She scanned her surroundings. Wow—she wasn’t in Kansas anymore. Julia’s great room had high-ceilinged walls, painted a muted sage.  A damask couch flanked by several armchairs, all done in the same tiny gold-and-green print.  Framed floral prints on walls, and candid family photos scattered across cherry tabletops.  Gleaming hardwood floors and a thick oriental rug underfoot.  Oh, and the mammoth flat-screen TV well-hidden behind cabinetry above the marble fireplace.  Lindy smiled.  Obviously Brother Bill’s one and only, sports-nut contribution to the room.

Restful.  Elegant.  Lindy’s mind searched back through the article she’d written a month ago about home decorating styles:  Traditional, that was it.  A reflection of the unflappable Julia, who was married to Beal Street’s popular senior pastor, Dr. Bill Peters.

Hers and Mace’s style?  Just call it Early-Married-Thrift-Store.  It wasn’t the Ritz, but it was paid for.

Honestly, it’d been a little unnerving for Lindy to receive a call from Julia to come for lunch.  She mentioned she wanted to talk over a brand-new ministry opportunity with Lindy, and Lindy had no idea what it could be. It’d only been a few weeks earlier that she and husband Mace began their own ministry at Beal Street Church. Upon meeting the self-assured and classy fifty-something pastor’s wife, Lindy was floored.  Being next to Julia, she decided, made her feel, well. . .  a bit out-of-sync. . . sort of like a McDonald’s plastic super-sipper shelved next to a dainty porcelain cup.

You better get used to it—her practical side said.  You and she are the pastors’ wives, after all.  From this time on, you’ll be lumped together, held to the same rigid standards, by a congregation who’ll scrutinize your every move.

Was it any wonder that her stomach was hurting?

And speaking of teacups—“Lindy,” Julia interrupted her jumbled thoughts from the kitchen, “do you like Darjeeling?  Or I can make a pot of Jasmine Dragon, if you’d rather.”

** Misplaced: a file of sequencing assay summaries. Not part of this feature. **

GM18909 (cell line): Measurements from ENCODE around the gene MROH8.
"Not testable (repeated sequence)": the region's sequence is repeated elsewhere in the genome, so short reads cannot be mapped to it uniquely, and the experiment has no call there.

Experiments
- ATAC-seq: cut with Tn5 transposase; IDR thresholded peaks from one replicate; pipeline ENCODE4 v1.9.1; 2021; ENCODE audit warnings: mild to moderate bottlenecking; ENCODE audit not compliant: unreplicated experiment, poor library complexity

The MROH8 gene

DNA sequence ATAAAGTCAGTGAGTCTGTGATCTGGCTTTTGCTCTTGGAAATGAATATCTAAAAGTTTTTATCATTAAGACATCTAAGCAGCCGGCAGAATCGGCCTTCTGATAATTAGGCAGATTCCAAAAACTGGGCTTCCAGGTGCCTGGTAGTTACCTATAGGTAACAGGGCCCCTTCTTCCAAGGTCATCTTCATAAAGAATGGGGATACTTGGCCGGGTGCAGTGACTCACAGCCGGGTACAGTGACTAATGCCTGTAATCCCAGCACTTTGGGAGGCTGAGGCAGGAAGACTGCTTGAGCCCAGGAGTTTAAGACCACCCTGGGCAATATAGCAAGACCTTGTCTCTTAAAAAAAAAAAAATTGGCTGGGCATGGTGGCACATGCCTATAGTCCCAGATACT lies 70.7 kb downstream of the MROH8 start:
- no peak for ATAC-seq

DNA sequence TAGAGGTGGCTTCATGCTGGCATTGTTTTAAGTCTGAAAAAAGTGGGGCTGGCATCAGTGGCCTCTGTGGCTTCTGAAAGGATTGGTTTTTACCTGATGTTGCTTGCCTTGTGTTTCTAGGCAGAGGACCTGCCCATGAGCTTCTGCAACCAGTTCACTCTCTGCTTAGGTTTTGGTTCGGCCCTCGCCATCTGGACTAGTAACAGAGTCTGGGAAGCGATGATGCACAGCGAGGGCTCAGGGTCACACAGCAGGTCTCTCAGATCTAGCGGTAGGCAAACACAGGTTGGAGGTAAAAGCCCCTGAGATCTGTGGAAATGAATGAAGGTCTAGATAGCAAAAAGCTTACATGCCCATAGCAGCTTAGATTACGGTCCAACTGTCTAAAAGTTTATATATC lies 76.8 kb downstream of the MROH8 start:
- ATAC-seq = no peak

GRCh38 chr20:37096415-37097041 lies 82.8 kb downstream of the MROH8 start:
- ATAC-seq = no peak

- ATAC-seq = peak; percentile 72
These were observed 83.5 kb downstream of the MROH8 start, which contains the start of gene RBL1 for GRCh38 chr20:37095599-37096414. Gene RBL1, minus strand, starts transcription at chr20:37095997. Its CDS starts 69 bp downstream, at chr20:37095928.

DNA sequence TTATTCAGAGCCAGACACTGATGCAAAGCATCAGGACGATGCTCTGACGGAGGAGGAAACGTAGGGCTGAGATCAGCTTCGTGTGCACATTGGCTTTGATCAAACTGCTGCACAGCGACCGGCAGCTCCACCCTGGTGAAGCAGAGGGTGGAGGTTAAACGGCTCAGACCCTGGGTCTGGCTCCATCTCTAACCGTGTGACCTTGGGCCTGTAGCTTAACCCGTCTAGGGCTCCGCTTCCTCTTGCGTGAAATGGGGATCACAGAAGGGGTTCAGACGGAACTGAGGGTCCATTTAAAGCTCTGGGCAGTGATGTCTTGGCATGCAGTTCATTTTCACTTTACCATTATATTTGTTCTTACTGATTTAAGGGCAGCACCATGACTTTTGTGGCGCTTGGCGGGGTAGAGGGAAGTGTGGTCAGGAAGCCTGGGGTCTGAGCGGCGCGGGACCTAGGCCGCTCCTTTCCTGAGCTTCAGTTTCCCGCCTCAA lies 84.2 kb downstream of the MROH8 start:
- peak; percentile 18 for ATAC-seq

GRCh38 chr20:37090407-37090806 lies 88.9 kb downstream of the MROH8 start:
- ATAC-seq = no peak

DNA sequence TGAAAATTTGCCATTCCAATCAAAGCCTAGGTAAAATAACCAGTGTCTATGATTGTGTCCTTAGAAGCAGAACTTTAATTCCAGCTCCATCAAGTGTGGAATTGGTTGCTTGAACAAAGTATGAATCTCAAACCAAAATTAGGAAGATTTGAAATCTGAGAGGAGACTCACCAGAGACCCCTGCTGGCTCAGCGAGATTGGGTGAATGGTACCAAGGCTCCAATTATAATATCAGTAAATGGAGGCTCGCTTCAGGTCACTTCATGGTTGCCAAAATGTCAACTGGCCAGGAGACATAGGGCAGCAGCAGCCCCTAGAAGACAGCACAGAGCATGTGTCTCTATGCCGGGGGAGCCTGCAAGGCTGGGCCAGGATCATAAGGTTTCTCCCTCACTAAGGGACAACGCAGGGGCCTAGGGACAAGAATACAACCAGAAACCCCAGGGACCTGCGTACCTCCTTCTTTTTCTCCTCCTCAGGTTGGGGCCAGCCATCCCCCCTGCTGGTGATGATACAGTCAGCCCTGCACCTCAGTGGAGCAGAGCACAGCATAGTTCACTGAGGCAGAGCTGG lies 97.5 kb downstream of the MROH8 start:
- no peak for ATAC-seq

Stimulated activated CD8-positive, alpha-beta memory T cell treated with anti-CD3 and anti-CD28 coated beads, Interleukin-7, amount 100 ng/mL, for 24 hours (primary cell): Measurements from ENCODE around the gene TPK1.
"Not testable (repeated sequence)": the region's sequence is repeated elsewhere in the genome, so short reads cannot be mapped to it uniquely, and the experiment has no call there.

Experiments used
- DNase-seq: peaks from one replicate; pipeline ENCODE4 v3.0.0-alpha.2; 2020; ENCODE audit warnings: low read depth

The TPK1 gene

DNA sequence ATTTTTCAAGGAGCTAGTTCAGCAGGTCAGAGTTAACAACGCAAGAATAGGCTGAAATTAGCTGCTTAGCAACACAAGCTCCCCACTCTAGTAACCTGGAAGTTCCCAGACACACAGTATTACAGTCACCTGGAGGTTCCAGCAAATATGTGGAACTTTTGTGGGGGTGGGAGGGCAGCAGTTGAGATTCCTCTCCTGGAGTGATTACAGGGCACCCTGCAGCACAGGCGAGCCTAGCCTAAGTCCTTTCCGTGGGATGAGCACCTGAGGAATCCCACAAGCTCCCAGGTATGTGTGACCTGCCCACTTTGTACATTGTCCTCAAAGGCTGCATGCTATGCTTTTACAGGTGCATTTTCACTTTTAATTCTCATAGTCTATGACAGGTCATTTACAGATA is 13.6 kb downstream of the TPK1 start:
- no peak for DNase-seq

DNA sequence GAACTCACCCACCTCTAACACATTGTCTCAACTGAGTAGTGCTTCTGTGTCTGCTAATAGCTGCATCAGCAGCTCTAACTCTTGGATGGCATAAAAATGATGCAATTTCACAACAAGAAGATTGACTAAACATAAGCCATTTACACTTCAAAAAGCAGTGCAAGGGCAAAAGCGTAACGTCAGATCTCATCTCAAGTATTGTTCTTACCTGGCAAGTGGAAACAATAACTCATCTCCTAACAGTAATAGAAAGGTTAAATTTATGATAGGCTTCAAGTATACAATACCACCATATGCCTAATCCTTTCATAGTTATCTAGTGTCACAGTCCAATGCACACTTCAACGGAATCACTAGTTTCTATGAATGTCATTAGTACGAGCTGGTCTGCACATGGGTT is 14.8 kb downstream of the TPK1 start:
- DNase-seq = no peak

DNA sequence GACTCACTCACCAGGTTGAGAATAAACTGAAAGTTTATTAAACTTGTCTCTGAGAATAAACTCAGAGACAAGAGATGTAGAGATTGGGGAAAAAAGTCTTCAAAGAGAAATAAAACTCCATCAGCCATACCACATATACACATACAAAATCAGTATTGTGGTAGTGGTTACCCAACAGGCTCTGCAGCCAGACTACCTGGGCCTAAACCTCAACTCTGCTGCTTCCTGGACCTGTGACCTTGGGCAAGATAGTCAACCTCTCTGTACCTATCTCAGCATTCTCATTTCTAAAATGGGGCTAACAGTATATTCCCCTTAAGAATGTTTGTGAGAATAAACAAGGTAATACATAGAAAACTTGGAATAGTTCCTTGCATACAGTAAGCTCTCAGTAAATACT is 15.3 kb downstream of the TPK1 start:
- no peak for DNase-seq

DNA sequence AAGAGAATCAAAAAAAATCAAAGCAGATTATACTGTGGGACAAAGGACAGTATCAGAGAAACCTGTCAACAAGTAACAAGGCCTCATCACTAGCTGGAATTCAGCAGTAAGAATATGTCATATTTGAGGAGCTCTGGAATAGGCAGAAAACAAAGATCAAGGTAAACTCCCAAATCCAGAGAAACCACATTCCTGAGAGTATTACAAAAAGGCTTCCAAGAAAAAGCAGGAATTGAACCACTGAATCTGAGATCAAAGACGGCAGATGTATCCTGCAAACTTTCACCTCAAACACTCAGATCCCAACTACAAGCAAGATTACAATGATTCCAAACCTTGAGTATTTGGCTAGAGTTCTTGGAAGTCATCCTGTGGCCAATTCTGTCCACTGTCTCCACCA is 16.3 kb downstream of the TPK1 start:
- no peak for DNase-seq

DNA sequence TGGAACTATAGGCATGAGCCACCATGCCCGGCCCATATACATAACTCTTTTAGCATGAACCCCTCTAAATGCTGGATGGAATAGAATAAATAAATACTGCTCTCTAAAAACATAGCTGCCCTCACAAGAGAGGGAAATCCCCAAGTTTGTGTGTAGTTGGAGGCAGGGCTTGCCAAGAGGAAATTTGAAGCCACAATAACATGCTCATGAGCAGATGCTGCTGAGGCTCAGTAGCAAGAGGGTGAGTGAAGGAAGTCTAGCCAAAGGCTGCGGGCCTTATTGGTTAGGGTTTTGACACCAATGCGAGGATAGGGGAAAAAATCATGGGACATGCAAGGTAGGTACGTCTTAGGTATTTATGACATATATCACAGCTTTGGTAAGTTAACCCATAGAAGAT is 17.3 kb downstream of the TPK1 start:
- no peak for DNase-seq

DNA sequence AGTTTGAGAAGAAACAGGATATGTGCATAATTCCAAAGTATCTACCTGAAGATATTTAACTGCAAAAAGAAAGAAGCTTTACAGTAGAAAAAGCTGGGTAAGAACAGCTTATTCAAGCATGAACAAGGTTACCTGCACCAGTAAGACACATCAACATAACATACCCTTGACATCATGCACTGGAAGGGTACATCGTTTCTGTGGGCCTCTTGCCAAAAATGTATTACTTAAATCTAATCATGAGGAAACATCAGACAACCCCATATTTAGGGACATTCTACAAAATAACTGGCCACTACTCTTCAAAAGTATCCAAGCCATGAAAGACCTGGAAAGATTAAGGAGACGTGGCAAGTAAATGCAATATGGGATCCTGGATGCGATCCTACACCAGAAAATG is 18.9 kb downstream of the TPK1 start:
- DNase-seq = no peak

Darjeeling? Jasmine Dragon?  Lindy winced.  “Either is fine.” Good grief, with enough sugar stirred in, maybe it’d pass for good old Lipton’sIt wasn’t that she didn’t like hot tea, exactly; she just never had a compelling reason to drink it on a regular basis.

Lindy’s gaze went to the tabletop next to her chair. Beside a crystal lamp and small African violet, a worn burgundy Bible took up most of the surface. Its gilded edging was mottled, and whole sections of text jutted out of the leather cover in different directions. Lindy stroked the imprint midway down on the cover, its gold letters long ago faded:  HOLY BIBLE.

Hmmmm, somebody ought to help themselves to a brand-new Bible, since the binding on this one was clearly shot.  Try as she might, Lindy didn’t recall Julia or Brother Bill turning the pages of such a Bible in church. Perhaps it was a keepsake, one useful only to adorn a table. A souvenir of family history and bygone days, that kind of thing.

Lindy halted speculations as Julia Peters entered the room, carrying a tray. She rested it on a coffee table catty-cornered from Lindy’s chair and the end of the couch where she took a seat.

“So, Lindy,” Julia said after she’d poured them each a cup and added the requested cream and sugar. “The ministry I wanted to talk to you about is the new ladies’ Bible study. It would be a weekday, mid-morning study for anyone who’s free to attend.”  Julia’s brown eyes sparkled, the gold flecks in them becoming more pronounced.  “I’ve come up so many ideas for this thing, the Lord’s had to slow me down to show me what He wants to do with it.”  She laughed.  “I certainly don’t want to get ahead of the Lord, because we both know where that would end up—in the ditch.”

As Lindy sipped her not-so-terrible tea, her mind closed around Julia’s words. Her pulse quickened.  A women’s Bible study? Holy moly, Lord, why did Julia really ask me here?

Lindy’s teacup clinked into its saucer.